In contrast, a number of journals that welcome global authors that would be suitable venues for critics of the Egyptian government (a number of the Global Communication Journals network journals and the International Journal of Communication) are no longer listed in DOAJ, in spite of the facts that these journals are fully open access and meet the quality criteria for DOAJ, as discussed here.

It seems very unlikely that anyone in the OA movement deliberately decided on a strategy of facilitating the inclusion of works sponsored by a despotic government and suppressing venues suitable for critique of despotic governments. But in effect this is what is happening. I do not know if this scenario is unique. There are reasons to think that it is not. As reported in previous posts on this blog, large commercial companies partnering with various sponsors is not unusual. A large company with dedicated staff and a number of open access journals is in a better position to ensure that their journals are included in DOAJ than a small one-off not-for-profit journal.

There is no blame and no instant remedy, but to achieve the vision of the global sharing of the knowledge of humankind, solutions must be found. The first steps in solving a problem are acknowledging that a problem exists and inviting discussion and brainstorm on potential solutions. OA friends, please consider this an invitation.

Links to posts referred to:

https://sustainingknowledgecommons.org/2019/08/07/springeropen-egypt-and-academic-freedom/

https://sustainingknowledgecommons.org/2019/08/13/no-fee-inclusive-journals-and-disappointment-with-doaj/

SpringerOpen pricing trends 2018 – 2019

by Heather Morrison

Abstract

270 SpringerOpen journals were studied. 33 (12%) have ceased publication, 15 have been transferred to another publisher, and 7 are now hybrid. Of the 215 active journals published by SpringerOpen, 54% charge APCs. The average APC was 1,212 EUR, an increase of 8% over the 2018 average, 6 times the EU inflation rate for June 2019 of 1.3%. 58% of the 96 journals for which we have 2018 and 2018 data did not change in price; 5% decreased in price; and 36% increased in price. Price increases for journals that increased in price ranged from 3% to 109% (double the inflation rate to double in price). Journals with the highest volume of publishing were the most likely to have increased in price. This will amplify the effective percentage of articles with price increases for APC payers. 40% of the journals are sponsored by a university, society, government, or other not-for-profit partner, and have no publication fee. The sustainability of these sponsorships is not clear. 12 journals appear to have recently switched from “no APC” to “now APC”, with APCs only slightly below the SpringerOpen average. The affordability of the SpringerOpen partnership approach is called into question. SpringerOpen’s average APC does not compare favorably either to average academic salaries in a low to middle income country (with Egypt as an example) or to OJS Premium journal hosting services (the break-even point is 2 articles per year, i.e. a journal that publishes 3 articles per year saves money with OJS Premium as compared to SpringerOpen). Even a sponsor based in Germany only pays half the APC, raising a question about whether SpringerOpen sponsorships are sustainable anywhere.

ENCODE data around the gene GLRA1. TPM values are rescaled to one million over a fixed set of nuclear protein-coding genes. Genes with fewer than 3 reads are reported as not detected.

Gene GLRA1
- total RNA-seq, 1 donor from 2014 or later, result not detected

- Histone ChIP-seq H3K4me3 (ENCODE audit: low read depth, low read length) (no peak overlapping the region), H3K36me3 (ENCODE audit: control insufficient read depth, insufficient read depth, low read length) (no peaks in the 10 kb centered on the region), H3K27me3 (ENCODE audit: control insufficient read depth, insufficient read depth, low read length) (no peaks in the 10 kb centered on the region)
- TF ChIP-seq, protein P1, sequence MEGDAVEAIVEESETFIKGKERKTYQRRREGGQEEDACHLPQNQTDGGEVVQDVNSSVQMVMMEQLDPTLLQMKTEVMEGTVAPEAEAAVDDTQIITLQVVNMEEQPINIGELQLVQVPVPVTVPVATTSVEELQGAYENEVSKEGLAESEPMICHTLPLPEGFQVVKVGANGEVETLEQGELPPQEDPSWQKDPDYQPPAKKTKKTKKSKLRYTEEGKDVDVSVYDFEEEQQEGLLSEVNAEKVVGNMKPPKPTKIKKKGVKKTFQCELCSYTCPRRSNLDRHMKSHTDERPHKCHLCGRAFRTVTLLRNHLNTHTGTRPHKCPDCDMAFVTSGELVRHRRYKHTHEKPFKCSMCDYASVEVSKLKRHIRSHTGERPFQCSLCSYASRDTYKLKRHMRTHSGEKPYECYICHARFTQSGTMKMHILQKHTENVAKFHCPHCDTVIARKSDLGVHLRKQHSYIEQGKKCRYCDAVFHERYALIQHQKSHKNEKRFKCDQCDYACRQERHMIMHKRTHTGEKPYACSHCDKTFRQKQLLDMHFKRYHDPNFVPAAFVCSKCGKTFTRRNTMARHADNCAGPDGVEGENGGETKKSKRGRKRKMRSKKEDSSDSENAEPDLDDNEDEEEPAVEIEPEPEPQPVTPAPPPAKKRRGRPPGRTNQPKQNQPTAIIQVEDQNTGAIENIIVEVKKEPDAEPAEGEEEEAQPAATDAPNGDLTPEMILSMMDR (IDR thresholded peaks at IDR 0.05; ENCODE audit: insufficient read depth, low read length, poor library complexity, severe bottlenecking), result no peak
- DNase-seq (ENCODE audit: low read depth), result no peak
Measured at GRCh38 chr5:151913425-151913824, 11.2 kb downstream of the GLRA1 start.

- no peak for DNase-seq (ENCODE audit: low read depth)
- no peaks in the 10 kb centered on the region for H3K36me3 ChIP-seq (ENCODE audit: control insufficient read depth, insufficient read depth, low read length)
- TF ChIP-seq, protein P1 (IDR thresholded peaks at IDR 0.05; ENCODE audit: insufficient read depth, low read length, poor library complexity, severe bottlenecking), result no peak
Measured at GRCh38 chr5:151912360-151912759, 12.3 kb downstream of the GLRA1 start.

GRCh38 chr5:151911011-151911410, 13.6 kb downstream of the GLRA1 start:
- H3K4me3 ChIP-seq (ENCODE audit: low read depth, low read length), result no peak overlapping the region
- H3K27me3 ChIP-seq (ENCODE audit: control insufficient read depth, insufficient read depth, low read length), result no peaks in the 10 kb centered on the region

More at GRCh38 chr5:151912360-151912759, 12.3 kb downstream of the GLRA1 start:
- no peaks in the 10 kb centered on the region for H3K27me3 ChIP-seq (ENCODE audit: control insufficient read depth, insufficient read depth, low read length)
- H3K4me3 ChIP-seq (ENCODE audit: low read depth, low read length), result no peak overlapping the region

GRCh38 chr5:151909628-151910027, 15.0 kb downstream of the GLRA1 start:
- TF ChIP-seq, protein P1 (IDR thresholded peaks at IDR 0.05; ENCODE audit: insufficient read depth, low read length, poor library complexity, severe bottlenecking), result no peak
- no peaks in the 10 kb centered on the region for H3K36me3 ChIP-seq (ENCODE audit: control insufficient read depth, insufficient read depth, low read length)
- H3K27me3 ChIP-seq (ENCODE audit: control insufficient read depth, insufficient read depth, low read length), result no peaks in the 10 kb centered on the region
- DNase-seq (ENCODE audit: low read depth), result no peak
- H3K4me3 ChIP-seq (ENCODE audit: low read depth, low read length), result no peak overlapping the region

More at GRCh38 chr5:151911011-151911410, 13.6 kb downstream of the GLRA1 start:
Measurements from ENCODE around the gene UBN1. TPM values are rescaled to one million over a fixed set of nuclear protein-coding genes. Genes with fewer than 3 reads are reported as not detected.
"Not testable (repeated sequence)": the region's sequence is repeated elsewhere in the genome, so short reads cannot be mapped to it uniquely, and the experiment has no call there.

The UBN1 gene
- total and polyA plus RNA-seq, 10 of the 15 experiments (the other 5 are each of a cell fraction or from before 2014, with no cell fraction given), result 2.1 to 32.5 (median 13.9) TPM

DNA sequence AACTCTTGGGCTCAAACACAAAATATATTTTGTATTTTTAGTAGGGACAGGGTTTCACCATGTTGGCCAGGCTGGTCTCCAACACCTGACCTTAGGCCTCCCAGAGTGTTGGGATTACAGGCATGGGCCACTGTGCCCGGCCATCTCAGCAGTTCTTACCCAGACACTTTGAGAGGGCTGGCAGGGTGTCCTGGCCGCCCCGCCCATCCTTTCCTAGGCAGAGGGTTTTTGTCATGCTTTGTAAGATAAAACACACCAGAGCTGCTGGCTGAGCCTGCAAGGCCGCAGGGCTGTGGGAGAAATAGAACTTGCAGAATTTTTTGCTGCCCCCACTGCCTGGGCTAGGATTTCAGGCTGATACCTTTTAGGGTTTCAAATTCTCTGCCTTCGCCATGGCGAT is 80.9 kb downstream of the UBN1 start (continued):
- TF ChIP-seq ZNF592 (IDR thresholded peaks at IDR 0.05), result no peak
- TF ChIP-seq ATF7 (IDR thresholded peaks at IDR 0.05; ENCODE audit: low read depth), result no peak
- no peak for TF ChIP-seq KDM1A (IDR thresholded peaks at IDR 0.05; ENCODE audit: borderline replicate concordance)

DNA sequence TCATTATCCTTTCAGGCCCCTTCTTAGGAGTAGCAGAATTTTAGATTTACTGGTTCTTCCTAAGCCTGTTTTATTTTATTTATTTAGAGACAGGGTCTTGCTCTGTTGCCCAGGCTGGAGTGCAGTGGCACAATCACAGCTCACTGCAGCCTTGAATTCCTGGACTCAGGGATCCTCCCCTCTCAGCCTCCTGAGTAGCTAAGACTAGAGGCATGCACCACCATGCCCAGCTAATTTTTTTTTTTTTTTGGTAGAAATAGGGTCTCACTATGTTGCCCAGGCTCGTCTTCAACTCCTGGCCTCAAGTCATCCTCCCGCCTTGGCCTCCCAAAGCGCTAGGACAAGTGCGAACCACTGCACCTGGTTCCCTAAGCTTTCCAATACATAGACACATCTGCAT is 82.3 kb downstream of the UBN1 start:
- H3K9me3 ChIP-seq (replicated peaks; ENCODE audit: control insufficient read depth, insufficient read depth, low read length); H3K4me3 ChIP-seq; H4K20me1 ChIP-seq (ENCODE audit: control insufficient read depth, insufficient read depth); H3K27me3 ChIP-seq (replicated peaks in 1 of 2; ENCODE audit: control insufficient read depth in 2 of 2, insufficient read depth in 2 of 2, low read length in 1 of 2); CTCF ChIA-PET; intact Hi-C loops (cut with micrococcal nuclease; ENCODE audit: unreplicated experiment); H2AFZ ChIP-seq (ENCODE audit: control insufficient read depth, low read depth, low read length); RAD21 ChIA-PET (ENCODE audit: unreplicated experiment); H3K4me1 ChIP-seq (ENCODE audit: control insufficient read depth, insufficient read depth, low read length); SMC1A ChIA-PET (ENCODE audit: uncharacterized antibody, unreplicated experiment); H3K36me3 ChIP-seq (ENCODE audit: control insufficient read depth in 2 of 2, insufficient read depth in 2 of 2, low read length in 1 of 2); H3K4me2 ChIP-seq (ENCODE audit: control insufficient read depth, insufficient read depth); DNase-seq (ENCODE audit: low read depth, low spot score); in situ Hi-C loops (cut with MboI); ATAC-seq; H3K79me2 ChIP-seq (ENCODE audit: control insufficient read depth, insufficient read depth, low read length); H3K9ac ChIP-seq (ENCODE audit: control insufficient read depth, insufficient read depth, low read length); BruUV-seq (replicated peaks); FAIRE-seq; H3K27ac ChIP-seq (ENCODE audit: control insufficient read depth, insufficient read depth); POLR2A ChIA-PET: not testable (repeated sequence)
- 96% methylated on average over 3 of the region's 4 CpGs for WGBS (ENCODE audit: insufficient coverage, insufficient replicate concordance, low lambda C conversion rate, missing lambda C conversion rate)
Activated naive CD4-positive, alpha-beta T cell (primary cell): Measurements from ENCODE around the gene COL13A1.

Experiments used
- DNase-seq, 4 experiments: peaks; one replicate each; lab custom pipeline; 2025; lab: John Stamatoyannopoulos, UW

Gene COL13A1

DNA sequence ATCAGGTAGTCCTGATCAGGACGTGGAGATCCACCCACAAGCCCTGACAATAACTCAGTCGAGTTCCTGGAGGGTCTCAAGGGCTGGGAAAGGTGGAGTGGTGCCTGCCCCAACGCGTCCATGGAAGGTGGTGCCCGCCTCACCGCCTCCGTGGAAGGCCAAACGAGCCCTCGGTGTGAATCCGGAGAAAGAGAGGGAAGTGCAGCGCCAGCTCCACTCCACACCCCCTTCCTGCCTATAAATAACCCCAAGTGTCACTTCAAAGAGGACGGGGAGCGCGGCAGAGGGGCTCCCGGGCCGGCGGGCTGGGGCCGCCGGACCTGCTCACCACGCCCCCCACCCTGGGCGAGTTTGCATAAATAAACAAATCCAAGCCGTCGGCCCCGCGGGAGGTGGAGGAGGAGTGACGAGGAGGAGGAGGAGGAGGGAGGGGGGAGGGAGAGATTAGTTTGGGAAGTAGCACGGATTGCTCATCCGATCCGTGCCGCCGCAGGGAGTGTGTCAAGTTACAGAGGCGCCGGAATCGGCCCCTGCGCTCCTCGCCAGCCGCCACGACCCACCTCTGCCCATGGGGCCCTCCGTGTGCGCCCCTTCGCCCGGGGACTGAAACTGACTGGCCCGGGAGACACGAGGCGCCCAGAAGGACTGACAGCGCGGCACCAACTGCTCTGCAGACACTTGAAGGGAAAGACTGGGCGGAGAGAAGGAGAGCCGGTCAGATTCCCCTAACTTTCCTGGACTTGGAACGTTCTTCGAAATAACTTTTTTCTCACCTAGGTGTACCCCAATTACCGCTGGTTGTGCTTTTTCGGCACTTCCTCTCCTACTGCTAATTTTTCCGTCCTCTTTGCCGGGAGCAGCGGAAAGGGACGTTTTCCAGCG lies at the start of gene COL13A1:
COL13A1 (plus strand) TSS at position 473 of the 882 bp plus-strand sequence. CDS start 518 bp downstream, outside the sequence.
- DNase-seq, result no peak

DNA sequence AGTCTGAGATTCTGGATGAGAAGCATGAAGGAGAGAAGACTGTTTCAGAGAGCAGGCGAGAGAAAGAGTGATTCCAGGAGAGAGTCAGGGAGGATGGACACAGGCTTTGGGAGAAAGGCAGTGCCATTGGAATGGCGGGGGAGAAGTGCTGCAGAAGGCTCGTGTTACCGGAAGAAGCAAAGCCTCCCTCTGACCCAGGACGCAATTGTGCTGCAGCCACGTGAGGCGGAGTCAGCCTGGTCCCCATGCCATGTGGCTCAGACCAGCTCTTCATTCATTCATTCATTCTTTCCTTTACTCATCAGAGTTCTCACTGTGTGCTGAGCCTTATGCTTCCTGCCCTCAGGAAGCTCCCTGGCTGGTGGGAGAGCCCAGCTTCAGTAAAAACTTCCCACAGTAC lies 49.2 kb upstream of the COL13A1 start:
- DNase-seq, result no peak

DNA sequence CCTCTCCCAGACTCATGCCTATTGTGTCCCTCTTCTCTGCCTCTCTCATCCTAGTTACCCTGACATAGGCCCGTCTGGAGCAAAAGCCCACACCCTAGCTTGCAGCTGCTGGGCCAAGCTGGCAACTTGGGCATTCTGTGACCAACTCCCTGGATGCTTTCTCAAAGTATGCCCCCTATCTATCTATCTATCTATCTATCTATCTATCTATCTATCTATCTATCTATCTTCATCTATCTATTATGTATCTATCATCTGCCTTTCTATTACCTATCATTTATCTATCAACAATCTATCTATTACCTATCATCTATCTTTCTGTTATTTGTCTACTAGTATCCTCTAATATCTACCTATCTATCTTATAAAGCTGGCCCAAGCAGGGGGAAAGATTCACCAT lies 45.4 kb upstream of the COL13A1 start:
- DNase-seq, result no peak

Details

PDF Springer Open Pricing Trends 2018_2019

Table 1: 2019 SpringerOpen Journal Publication and APC status summary

2019 SpringerOpen Journal Publication and APC status summary

 

Status * # Journals Percent
APC 117 43%
No publication fee 85 31%
Ceased publication 33 12%
Transferred to another publisher 15 6%
No cost found 13 5%
Now hybrid 7 3%
Total ** 270 100%

* status data is found in “2019 APC publisher website original currency” column

** total excludes 1 predecessor title and 12 journals previously listed under Springer now listed under BMC

Pricing trends 2018 – 2019

Of the 270 journals total:

  • 13 titles are new in 2019 (included in 2019 overall analysis but not 2018 – 2019 trend analysis)
  • 33 are ceased, 7 now hybrid, 15 transferred to another publisher: these titles are not included in the price trends analysis

Total journals included in price trend analysis:

  • 2019 overall: 215
  • 2018 – 2019 comparison: 202

Of the 215 titles, as illustrated in the chart and table below, an APC amount is confirmed for just over half the journals (54%). 40% are confirmed as having no publication fee, while for 6% of the journals it was not possible to confirm whether or not a publication fee is charged.

Chart 1: % of SpringerOpen active times by APC status (has APC, no publication fee, no cost found)

chart1

Table 2: SpringerOpen active titles 2019 by APC status

Springer Open active titles 2019 by APC status
Status Number Percentage
APC 117 54%
No publication fee 85 40%
No cost found * 13 6%
Grand Total 215

* No cost found = we could not identify whether or not there is a publication charge.